Title: 1996: Prelude To Attitude
Running Time: 355 Minutes
Number Of Discs: 1
Studio: Fremantle Home Entertainment
Released: November 29 2021
(Thanks to Fetch Publicity for arranging this review.)
This is our DVD review for WWE 1996: Prelude To Attitude. And it’s the latest DVD review for our site. So, let’s see what we think of 1996: Prelude To Attitude!
WWE 1996: Prelude To Attitude
The set kicks off with Goldust challenging Razor Ramon for the Intercontinental Title at Royal Rumble 1996. It’s not a great match, but it does demonstrate the high controversy that Goldust was creating at the time. Next up is one of the first truly memorable Raw moments with Vader destroying then-WWF President Gorilla Monsoon. Meanwhile, Shawn Michaels vs. Owen Hart is, as one would expect, a great match and their best bout against one another. Meanwhile, Bret Hart vs. Hunter Hearst Helmsley is a rare gem and a fun clash of two future Hall Of Famers.
Mankind’s Raw debut at The Undertaker’s expense would set up one of the greatest rivalries of the entire 1990s. As one feud begins there, another ends in the next match when Shawn Michaels takes on Diesel. Their No Holds Barred match was a shockingly brutal bout for the era, and a true indicator of what was to come. Conversely, Marc Mero vs. Helmsley from Beware Of Dog is a random inclusion. The same cannot be said for King Of The Ring 1996 and its two contributions here. Mankind vs. Undertaker is awesome, but even better is Stone Cold Steve Austin’s promo after defeating Jake Roberts. That segment really does kickstart the Attitude Era, or at least it lays the groundwork for it.
A segment with The Godwinns pouring slop on Sunny provides some mirth. Meanwhile, the six-man main event of International Incident is underrated and has its moments to shine. Disc two opens with a forgotten battle royal from Raw, albeit at a time when Nitro was crushing Raw in the ratings. Shawn vs. Vader from SummerSlam is enjoyable though arguably more famous for the behind-the-scenes aspect than the action itself. Better is Michaels’ chaotic WWF Title defence against Mankind at Mind Games. Elsewhere, Mero vs. Faarooq crowns a new IC Champion on Raw, while Austin’s rebellious persona builds as he injures Brian Pillman. Their subsequent gun angle really should be here, though, as it would set the tone for the years to come.
Survivor Series gives us two matchs, the first being an unmemorable elimination tag that nevertheless acts as Rocky Maivia’s debut. Considering The Rock’s fame right now, this is a justifiable inclusion. As is the classic between Bret and Austin from the same card, which is arguably the best match of 1996. Closing the DVD is a WWF Title defence between Psycho Sid and Bret, though it exists to enhance the burning Bret-Shawn rivalry. Nobody could have foreseen in December 1996 just how dramatic their hostilities would become in 1997.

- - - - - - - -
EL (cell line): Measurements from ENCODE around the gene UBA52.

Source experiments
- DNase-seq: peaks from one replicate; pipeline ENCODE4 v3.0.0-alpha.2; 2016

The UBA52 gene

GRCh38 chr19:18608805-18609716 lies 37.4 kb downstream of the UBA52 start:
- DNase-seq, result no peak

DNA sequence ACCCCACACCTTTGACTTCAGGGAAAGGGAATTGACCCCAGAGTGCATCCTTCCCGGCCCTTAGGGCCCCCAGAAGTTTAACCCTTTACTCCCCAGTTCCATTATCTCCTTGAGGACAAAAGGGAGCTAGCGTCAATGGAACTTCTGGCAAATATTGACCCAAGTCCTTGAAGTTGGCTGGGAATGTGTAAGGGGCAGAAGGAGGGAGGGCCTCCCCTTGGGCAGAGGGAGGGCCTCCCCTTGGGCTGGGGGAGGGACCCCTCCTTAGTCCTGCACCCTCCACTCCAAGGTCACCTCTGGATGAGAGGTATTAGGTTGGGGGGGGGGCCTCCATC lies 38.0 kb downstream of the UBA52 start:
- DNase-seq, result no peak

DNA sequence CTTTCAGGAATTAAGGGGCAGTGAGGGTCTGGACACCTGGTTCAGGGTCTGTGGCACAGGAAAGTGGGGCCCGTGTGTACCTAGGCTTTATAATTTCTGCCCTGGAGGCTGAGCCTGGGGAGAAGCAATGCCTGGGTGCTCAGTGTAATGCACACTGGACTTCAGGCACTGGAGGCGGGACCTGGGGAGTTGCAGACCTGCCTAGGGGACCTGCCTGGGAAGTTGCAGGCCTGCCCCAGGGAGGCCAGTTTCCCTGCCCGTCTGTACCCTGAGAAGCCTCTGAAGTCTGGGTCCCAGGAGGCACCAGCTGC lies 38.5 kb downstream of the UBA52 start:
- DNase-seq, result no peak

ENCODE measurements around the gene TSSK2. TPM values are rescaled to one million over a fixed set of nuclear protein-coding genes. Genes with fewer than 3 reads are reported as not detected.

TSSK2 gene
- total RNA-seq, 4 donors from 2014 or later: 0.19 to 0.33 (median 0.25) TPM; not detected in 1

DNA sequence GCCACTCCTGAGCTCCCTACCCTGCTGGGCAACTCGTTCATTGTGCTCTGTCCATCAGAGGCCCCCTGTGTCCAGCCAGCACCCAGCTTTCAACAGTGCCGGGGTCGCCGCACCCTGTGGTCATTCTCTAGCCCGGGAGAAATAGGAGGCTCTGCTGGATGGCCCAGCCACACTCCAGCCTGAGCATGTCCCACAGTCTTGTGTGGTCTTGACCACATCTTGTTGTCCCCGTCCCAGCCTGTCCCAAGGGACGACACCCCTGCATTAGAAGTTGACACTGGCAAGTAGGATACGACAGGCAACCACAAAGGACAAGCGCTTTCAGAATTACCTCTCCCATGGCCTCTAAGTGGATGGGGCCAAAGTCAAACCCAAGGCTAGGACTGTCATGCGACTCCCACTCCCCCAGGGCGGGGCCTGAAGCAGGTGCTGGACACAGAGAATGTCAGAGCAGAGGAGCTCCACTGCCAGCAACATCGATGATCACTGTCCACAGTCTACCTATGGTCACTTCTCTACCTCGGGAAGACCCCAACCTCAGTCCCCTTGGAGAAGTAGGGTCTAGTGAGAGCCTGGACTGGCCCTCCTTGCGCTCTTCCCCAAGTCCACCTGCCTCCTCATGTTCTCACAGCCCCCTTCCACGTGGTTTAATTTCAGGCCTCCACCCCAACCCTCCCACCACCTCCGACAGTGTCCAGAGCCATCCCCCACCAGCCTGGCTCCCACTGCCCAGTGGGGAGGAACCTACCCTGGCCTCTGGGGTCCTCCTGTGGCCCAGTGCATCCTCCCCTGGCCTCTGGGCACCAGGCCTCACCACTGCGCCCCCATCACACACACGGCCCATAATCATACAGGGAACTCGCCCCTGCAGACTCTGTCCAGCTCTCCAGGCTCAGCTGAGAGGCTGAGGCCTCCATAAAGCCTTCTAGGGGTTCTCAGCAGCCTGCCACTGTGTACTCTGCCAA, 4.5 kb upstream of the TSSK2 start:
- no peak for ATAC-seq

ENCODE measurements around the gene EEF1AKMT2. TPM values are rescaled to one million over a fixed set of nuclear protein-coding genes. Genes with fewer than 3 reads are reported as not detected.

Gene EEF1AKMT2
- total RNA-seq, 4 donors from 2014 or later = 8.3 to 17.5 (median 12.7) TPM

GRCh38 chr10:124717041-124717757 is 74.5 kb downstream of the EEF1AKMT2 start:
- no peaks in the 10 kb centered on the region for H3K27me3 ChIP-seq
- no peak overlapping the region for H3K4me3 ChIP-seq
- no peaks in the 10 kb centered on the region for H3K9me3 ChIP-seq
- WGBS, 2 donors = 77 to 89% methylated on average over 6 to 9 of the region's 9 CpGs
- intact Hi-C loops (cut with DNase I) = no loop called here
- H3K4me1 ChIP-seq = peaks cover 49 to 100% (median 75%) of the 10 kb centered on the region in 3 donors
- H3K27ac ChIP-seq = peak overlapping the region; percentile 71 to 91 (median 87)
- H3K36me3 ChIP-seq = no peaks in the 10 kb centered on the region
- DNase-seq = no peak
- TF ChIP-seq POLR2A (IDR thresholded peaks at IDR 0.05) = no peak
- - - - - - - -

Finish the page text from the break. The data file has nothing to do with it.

This is a rollercoaster ride to say the least. When 1996 begins, the WWF is a family-friendly product that only very occasionally elves into edginess. As the year progresses, though, the tone of the programming clearly shifts. While on the surface it’s still a show for kids, there are clear attempts to capture the attention of adults. The increasing amount of swearing, the presence of middle fingers, a growing focus on sexuality and increasingly-strong violence are examples. Not to mention the intensity by the performers, with feuds feeling far more realistic as the year ends. Though 1997 is when Attitude really takes off, it’s absolutely a fact that 1996 plants the seeds for the movement.
Then we come to the matches themselves. Shawn Michaels has his best year ever in ’96, and some of his best bouts are on display. In particular, his battles against Owen Hart, Diesel and Mankind are must-see. Nevertheless, Bret vs. Austin and Undertaker vs. Mankind are also highly compelling. Not forgetting some memorable Raw angles and arguably the greatest promo ever from Stone Cold. I would say that if WWE DVDs were still 3-disc compilations, a third disc would have truly enhanced this collection. Having, say, the Iron Man match at WrestleMania XII, the Boiler Room Brawl at SummerSlam, the Pillman gun angle and a few more bouts would have made this the perfect snapshot of 1996 in the company.
Though there are a couple of notable omissions, this is still a terrific DVD collection. For a year that often receives criticism, 1996 was a pretty exciting time to be a WWF fan. And though WCW would nudge the WWF into second place by the summer, the Federation was still well worth checking out. And so is this DVD, with several classic matches and awesome angles. Therefore, I would strongly suggest that you buy this DVD to relive a crucial time in WWF/WWE history.
Overall Rating: 9/10 – Outstanding
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